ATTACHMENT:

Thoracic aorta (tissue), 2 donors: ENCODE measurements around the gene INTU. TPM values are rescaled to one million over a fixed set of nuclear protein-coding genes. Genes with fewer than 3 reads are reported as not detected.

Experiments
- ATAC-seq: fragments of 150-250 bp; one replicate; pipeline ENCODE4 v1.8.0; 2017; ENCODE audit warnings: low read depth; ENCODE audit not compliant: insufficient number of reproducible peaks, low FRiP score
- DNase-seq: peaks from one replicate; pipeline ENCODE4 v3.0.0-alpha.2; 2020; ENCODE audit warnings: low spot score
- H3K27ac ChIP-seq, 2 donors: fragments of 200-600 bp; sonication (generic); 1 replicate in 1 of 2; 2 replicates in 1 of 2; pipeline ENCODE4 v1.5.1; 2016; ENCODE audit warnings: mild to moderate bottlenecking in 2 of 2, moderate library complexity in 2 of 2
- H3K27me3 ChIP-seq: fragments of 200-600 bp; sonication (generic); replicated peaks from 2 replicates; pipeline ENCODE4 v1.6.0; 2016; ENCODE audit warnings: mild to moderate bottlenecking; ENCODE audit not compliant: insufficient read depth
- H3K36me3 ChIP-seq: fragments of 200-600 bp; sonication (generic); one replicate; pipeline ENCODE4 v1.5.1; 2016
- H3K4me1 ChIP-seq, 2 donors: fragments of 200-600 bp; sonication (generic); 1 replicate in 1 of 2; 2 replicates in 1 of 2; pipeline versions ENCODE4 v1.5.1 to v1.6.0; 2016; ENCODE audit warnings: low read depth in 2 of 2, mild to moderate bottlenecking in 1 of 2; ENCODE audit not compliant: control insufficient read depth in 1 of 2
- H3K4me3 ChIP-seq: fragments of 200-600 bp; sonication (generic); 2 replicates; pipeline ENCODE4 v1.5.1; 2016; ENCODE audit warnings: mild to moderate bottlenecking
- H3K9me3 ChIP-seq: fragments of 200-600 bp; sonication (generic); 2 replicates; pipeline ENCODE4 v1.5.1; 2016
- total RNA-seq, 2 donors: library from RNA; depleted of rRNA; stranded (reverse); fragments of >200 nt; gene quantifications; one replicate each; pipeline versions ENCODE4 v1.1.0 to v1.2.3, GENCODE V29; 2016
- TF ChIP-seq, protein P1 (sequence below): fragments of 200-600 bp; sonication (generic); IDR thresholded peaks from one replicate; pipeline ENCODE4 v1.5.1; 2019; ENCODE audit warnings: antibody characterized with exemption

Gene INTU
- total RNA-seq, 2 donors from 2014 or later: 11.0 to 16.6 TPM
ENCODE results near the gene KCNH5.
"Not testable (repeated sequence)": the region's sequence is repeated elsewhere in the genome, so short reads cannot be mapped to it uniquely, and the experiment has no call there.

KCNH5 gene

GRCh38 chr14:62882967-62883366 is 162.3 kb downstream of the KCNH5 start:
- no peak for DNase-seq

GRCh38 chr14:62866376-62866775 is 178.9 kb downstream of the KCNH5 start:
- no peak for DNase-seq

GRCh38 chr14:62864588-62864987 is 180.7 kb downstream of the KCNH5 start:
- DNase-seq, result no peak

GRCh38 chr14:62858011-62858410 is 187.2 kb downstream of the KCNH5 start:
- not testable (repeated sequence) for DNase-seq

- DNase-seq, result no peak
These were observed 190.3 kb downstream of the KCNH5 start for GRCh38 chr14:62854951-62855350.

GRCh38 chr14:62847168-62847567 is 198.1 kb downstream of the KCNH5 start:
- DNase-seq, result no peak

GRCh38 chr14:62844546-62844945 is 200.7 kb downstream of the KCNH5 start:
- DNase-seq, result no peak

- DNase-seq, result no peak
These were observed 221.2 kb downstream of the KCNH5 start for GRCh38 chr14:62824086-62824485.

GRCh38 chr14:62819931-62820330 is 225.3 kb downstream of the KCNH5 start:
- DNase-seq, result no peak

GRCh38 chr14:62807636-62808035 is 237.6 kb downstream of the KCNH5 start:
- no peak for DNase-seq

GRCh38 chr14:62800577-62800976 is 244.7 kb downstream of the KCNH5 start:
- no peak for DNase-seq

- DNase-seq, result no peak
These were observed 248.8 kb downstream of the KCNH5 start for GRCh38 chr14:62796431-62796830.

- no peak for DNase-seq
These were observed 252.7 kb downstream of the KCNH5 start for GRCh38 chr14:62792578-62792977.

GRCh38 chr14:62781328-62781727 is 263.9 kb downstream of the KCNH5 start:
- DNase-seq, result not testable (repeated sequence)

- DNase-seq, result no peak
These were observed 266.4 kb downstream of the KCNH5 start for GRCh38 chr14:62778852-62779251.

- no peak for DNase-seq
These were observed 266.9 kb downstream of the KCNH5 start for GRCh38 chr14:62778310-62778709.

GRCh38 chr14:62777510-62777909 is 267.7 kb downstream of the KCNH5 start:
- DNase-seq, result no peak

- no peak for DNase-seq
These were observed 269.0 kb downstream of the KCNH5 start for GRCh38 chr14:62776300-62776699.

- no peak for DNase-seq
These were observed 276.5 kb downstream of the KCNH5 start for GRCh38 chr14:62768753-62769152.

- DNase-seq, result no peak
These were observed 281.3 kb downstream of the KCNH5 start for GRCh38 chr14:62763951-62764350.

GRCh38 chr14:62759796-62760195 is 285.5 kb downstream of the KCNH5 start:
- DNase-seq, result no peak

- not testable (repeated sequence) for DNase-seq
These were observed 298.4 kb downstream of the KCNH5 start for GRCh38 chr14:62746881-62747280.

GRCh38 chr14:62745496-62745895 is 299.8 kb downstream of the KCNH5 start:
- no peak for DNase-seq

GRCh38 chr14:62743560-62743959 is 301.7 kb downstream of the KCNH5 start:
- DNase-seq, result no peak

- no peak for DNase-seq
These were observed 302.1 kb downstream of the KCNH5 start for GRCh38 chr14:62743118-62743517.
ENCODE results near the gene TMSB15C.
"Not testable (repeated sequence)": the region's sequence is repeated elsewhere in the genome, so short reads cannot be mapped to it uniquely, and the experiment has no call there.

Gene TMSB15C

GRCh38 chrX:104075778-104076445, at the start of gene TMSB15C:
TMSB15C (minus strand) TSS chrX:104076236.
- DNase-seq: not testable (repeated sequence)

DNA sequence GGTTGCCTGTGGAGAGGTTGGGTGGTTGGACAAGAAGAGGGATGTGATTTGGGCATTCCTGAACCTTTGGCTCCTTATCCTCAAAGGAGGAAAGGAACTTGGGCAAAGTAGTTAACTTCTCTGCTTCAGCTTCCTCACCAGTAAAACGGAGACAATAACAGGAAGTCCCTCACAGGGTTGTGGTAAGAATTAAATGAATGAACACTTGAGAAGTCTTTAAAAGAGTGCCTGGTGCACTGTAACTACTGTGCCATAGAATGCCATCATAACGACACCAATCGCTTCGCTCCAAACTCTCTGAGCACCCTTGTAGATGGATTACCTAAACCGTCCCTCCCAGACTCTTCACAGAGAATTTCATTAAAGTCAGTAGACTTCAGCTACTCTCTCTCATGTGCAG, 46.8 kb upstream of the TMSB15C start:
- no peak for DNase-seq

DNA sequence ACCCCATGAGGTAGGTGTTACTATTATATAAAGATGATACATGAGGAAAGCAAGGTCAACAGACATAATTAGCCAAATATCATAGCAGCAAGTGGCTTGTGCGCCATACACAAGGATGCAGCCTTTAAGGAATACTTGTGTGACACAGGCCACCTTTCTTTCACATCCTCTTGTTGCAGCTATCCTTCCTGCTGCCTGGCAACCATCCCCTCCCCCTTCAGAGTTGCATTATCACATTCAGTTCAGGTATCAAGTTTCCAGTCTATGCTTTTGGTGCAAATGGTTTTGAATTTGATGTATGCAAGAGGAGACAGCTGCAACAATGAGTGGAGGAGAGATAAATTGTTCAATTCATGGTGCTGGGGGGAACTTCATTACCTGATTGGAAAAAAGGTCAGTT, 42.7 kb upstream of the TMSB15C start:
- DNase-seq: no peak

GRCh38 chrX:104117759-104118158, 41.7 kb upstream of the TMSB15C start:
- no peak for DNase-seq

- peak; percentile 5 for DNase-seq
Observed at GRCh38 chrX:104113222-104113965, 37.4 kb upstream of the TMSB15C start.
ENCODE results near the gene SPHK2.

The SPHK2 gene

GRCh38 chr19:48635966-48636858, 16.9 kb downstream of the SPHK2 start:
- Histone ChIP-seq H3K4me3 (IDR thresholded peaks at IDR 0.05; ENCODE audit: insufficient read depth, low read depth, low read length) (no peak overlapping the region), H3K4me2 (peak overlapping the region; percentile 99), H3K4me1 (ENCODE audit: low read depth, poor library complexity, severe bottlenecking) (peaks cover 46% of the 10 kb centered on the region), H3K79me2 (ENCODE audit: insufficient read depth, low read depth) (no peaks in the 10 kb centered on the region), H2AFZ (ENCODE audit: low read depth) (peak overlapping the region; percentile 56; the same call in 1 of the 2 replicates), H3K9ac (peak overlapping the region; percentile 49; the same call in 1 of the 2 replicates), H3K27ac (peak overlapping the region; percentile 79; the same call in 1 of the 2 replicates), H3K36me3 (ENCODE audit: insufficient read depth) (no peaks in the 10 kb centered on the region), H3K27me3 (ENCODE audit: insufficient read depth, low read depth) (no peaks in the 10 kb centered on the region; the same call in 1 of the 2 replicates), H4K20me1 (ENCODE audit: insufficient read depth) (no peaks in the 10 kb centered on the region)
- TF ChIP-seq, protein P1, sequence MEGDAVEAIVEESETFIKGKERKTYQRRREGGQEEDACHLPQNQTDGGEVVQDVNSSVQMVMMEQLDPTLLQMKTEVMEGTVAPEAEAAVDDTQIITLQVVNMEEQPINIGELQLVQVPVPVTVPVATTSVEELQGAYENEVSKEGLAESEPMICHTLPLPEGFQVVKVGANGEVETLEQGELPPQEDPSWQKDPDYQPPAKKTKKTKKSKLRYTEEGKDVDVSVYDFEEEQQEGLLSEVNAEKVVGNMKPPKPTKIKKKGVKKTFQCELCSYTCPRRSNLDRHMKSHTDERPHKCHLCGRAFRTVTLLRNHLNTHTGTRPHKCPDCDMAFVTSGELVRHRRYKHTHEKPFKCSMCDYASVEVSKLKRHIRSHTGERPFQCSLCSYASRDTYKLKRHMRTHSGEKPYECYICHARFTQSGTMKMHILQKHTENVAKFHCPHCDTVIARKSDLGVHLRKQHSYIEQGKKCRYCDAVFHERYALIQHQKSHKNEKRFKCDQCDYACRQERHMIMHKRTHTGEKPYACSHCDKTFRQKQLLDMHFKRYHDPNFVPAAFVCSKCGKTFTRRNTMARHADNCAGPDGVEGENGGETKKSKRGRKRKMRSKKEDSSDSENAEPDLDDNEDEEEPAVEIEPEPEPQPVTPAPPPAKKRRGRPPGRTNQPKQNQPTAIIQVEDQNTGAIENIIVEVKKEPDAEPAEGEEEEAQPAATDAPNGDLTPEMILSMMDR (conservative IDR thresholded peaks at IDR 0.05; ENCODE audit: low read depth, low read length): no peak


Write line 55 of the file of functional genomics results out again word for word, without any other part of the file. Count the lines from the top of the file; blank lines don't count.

These were observed 276.5 kb downstream of the KCNH5 start for GRCh38 chr14:62768753-62769152.